3. Teacher-centered Learning

Best For: All age groups, but especially prevalent in traditional classrooms.

Teacher-centered learning is one of the classic ways of teaching where the educator is the central figure. In this approach, the teacher is the primary source of information, guiding the flow of lessons, while students primarily listen and absorb knowledge. It’s a structured method that ensures consistency in content delivery.

Advantage: Structured and consistent, ensuring all students receive the same content.

Disadvantages: Might not cater to diverse learning styles and can limit student engagement.

Example: A lecture where the teacher presents a topic, and students take notes, with limited interaction.

4. Project-Based Learning

Project based learning written on small board

Best for: Middle School, High School, and College students (ages 12-22)

Project-Based Learning (PBL) is an education methodology where students learn by actively engaging in real-world and personally meaningful projects. Instead of traditional instruction, students are posed with a question or challenge and then seek out solutions through research, collaboration, and creativity.

Advantage: Encourages deep understanding, fosters collaboration, and allows students to apply knowledge in practical scenarios.

Disadvantages: Requires careful planning and can be time-consuming.

Example: Students working on a project to design a sustainable city, incorporating concepts from science, math, and social studies.

Related Reading: Easy Math Projects for Students You Must Try

5. Social Emotional Learning

IEQ written on blocks

Best for: All age groups, with a particular emphasis on Elementary and Middle School students (ages 6-14)

Social Emotional Learning (SEL) focuses on teaching students about emotions, relationships, and responsible decision-making. It’s not just a teaching style but a holistic approach that integrates emotional and social competencies into the curriculum.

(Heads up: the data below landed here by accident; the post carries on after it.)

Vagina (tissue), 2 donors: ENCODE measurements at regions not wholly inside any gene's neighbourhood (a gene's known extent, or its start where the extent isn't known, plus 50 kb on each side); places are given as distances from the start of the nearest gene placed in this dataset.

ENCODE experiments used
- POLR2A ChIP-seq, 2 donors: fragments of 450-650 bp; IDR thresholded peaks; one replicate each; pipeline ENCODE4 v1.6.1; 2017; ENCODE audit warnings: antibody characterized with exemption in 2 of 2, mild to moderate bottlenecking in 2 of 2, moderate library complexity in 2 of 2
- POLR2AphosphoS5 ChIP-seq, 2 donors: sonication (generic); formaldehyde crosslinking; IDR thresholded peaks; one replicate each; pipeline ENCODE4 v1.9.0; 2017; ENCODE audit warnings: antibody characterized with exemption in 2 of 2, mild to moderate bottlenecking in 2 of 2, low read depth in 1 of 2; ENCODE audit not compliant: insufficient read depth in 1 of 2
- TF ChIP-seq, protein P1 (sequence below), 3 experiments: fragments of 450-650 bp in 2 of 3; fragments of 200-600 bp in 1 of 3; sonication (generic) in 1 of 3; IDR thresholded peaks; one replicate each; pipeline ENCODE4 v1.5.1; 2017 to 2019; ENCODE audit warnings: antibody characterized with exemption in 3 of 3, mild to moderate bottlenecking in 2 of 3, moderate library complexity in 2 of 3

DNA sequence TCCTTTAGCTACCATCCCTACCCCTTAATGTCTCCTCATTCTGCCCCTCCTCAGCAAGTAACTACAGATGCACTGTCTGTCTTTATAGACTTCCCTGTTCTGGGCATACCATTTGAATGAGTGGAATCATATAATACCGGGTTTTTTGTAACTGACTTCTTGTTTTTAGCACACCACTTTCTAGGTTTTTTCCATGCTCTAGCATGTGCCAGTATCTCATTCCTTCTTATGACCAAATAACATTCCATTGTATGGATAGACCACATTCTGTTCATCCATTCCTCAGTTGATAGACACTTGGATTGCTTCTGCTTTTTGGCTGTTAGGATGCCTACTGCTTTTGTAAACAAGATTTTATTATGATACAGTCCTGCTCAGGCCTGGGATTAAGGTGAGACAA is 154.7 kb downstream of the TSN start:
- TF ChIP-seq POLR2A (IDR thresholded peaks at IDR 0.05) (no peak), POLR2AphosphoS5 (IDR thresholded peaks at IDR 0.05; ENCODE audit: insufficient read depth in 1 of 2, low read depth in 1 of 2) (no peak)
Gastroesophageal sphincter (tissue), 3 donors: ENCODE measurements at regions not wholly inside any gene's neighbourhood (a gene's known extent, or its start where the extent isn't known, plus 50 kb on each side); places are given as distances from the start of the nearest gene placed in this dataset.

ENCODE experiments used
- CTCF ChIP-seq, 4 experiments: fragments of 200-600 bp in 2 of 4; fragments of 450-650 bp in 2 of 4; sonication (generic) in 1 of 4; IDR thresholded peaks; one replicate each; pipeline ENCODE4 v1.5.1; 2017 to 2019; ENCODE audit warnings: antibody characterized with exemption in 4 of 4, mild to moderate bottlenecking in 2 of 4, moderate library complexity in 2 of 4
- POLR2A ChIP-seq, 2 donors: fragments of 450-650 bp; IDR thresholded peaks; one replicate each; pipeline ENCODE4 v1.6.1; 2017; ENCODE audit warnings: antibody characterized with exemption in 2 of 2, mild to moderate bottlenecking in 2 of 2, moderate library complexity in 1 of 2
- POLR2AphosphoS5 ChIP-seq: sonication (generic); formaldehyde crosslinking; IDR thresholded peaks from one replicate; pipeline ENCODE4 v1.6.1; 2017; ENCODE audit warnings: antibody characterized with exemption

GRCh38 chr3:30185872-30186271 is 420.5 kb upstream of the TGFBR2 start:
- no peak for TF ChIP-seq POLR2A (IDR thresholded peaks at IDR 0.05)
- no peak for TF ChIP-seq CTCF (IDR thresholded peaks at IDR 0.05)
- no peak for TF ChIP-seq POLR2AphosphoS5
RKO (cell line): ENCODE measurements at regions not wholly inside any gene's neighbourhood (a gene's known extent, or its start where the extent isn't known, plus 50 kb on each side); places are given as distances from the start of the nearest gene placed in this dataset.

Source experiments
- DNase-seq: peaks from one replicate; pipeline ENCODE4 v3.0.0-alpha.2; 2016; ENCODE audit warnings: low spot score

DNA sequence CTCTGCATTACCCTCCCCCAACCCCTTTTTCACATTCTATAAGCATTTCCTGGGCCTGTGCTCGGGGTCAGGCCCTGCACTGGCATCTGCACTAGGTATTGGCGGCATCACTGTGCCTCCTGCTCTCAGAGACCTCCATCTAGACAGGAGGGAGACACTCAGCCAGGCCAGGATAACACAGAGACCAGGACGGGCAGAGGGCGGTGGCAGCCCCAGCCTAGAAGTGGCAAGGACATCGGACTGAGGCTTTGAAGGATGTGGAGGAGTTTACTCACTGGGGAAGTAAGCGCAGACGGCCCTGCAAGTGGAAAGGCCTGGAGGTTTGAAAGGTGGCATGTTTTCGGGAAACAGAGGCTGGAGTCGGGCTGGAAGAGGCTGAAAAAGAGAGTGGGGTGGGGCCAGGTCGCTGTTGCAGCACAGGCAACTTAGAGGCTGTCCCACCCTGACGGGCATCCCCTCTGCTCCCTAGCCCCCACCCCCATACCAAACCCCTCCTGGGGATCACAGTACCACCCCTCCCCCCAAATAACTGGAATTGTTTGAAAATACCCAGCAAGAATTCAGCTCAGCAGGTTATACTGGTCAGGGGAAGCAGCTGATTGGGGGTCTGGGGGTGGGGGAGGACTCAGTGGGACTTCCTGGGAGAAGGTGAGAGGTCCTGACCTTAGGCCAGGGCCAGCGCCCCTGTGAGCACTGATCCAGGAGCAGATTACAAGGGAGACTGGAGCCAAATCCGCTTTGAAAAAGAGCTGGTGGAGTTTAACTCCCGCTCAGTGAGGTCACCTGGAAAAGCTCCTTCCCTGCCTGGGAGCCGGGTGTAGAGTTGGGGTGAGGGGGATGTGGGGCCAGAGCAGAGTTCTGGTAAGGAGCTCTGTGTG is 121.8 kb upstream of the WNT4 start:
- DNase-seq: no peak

Advantage: Enhances emotional intelligence, improves interpersonal skills, and fosters a positive classroom environment.

Disadvantages: Can be challenging to integrate into academic subjects and requires consistent practice.

Example: Classroom activities that involve role-playing to understand and manage emotions or group discussions about empathy and understanding.

Related Reading: Fun Social Emotional Activities for Preschoolers

6. Flipped Classroom Model

Flipped classroom written on a green background

Best for: High School and College students (ages 15-22)

The Flipped Classroom Model is a modern teaching method where traditional homework and lectures are reversed. Students first explore new topics at home through videos or readings, and then classroom time is dedicated to discussions, exercises, and projects that enhance understanding.

Advantage: Maximizes classroom interaction, caters to self-paced learning, and allows for deeper exploration of topics during class time.

Disadvantages: Relies heavily on students’ discipline to study at home and requires access to technology.

Example: Students watching a video lecture on a historical event at home and then participating in a group discussion or simulation activity in class.

7. Collaborative Learning Strategies

Kids learning together in class

Best for: All age groups, with a particular emphasis on Middle School, High School, and College students (ages 12-22)

Collaborative Learning Strategies are teaching models that emphasize the power of collective intelligence. In this approach, students work together in groups, leveraging each member’s strengths and knowledge. It’s rooted in the belief that collaborative processes can lead to deeper understanding and more meaningful learning experiences than individual efforts alone.

Advantage: Fosters teamwork, enhances communication skills, and exposes students to diverse perspectives.

Disadvantages: Can be challenging to manage, and individual assessment might be tricky.

Example: Students working in groups to create a presentation on a specific topic, dividing tasks and combining their research.

8. Inquiry-Based Learning

Inquiry Based Learning written on a colorful background

Best for: Middle School, High School, and College students (ages 12-22)

Inquiry-Based Learning is a teaching method that places students at the heart of the learning process. Instead of being passive recipients of information, students are encouraged to ask questions, investigate, and explore topics in depth. This method transforms classrooms into hubs of curiosity and active learning, where students drive the educational journey.

Advantage: Encourages critical thinking, fosters curiosity, and promotes independent research skills.

Disadvantages: Might require more preparation time and can be challenging to guide without leading.

Example: Instead of directly teaching a scientific concept, posing a question like “Why do apples fall from trees?” and guiding students to discover the concept of gravity.